5 Financial Steps To Take After Getting Laid Off

You’ve been given news that may come as a surprise or maybe it;s something you’ve had a feeling was about to happen for some time. In either event, you need to understand a few basic steps that should help minimize financial setbacks as you transition through this process. Here is a list of some of the items you should prioritize.

Take a deep breath!

An event like a layoff can be very unsettling and can cause you to think the worse about your financial future. It’s important to note that a layoff in almost every case has nothing to do with you personally. I’ve watched first hand many examples where someone in this position has been able to take this speed bump and turn it into an incredibly positive redirection in their life.

Understand your health insurance options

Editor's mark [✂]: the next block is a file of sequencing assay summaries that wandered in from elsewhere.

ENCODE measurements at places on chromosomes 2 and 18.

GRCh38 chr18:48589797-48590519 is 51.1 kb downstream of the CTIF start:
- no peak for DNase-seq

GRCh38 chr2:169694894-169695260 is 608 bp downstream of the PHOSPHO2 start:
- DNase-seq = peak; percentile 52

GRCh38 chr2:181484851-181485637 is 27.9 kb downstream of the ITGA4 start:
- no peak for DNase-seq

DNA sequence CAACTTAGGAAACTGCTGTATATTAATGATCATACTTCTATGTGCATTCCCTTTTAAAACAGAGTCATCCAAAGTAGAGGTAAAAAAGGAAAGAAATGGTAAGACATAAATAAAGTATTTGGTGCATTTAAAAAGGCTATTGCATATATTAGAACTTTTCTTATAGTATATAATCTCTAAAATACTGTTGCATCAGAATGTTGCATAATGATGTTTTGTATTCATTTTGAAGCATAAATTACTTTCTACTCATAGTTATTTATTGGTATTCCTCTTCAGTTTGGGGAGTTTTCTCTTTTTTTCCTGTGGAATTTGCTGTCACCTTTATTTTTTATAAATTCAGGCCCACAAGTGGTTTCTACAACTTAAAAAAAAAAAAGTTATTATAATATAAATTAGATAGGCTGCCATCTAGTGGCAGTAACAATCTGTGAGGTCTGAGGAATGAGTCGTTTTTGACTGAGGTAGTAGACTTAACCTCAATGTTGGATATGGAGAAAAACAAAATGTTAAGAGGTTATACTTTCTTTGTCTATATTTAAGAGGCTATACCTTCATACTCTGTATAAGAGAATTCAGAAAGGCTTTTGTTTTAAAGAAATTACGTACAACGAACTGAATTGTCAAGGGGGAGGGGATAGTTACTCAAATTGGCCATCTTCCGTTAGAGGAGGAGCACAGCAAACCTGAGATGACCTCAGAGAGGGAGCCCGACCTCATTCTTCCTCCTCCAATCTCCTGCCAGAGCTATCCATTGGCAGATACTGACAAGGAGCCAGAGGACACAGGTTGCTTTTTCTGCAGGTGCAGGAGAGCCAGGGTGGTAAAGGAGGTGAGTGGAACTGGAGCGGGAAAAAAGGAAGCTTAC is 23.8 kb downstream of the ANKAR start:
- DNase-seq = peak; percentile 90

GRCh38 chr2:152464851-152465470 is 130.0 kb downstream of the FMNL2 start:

In the event you were the provider of health insurance for yourself and/or your family, you need to understand the steps required to continue coverage. It is federal law that your previous employer (as long as they employ at least 20 people) offers you a continuance of your current coverage. This is called COBRA. In most cases you will find an increase in premium cost because you will no longer have the employee subsidy. Even with that, this can be the best option at times. Another option to continue health insurance coverage is to go on the open market for individual/family plans direct from an insurance carrier. You will have abundant choices, but many find this very complicated as they are used to the menu offered by their previous employer. In this event, it is useful to find a health insurance adviser to walk you through the different options.

Or, you could check with your spouse to see if they have health insurance as an employee benefit. Losing your job is considered a “life event” and therefore will allow an employee to make changes to their current years employee benefits. Health related costs are the number one financial reason for bankruptcy. Make sure you have insurance.

Unemployment benefits